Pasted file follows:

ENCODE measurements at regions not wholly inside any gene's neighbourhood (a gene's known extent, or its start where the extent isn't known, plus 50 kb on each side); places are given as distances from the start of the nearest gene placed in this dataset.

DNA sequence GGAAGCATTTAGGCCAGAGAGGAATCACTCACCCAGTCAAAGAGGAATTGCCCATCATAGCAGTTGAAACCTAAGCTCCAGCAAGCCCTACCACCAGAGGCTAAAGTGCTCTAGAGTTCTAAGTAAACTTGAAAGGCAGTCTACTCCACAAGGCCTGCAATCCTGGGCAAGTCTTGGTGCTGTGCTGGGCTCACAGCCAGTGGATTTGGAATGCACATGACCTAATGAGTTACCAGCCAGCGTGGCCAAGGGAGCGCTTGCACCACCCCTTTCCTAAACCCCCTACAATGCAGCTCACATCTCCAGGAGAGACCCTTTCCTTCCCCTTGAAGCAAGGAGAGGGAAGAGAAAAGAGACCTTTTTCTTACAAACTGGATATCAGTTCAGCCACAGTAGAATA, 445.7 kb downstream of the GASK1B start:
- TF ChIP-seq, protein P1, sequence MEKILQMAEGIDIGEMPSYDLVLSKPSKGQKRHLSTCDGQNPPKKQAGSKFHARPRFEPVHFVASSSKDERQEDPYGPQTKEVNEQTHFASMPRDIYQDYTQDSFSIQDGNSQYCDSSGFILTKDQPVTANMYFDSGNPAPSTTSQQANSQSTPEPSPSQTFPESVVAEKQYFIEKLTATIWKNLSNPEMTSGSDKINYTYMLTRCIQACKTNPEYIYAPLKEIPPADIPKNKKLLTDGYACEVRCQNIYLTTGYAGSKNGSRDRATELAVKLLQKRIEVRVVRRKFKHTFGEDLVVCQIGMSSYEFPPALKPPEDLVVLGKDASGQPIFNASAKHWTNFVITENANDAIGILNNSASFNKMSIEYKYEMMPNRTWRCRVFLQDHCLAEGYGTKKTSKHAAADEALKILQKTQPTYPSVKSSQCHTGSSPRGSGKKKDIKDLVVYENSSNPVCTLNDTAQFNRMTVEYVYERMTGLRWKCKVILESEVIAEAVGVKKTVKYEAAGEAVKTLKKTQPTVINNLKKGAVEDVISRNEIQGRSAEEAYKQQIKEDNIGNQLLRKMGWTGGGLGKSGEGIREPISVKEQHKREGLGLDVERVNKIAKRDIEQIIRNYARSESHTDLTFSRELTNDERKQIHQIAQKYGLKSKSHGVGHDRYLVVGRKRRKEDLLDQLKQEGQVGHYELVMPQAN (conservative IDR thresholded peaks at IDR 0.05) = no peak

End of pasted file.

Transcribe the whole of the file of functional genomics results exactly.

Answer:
ENCODE measurements at regions not wholly inside any gene's neighbourhood (a gene's known extent, or its start where the extent isn't known, plus 50 kb on each side); places are given as distances from the start of the nearest gene placed in this dataset.

DNA sequence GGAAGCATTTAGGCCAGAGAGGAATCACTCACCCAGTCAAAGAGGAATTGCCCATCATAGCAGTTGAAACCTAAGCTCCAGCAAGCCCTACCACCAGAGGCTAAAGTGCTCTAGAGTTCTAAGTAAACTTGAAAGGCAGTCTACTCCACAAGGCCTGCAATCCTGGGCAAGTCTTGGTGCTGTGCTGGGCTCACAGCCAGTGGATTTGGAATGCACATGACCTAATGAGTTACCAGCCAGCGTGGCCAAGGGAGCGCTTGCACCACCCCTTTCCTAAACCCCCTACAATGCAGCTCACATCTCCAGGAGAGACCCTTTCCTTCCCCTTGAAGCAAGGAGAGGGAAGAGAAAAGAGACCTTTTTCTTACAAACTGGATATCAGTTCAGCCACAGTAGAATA, 445.7 kb downstream of the GASK1B start:
- TF ChIP-seq, protein P1, sequence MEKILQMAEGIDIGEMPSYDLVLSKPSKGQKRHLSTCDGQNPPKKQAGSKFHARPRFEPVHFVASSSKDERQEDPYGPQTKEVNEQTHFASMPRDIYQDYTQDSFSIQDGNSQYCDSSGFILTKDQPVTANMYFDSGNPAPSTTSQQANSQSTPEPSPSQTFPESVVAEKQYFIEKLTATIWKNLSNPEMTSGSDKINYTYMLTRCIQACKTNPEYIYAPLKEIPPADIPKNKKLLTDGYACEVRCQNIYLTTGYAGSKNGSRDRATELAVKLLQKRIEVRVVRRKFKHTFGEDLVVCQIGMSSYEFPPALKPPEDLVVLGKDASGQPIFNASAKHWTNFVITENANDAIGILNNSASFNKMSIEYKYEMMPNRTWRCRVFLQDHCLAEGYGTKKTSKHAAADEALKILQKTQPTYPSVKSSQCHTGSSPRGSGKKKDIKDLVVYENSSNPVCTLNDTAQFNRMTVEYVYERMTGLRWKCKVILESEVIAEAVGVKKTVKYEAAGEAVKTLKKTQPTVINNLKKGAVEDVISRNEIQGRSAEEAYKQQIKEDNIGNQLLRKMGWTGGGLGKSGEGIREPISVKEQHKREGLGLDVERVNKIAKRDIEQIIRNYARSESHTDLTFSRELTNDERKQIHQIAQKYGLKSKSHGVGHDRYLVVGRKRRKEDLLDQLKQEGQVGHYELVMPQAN (conservative IDR thresholded peaks at IDR 0.05) = no peak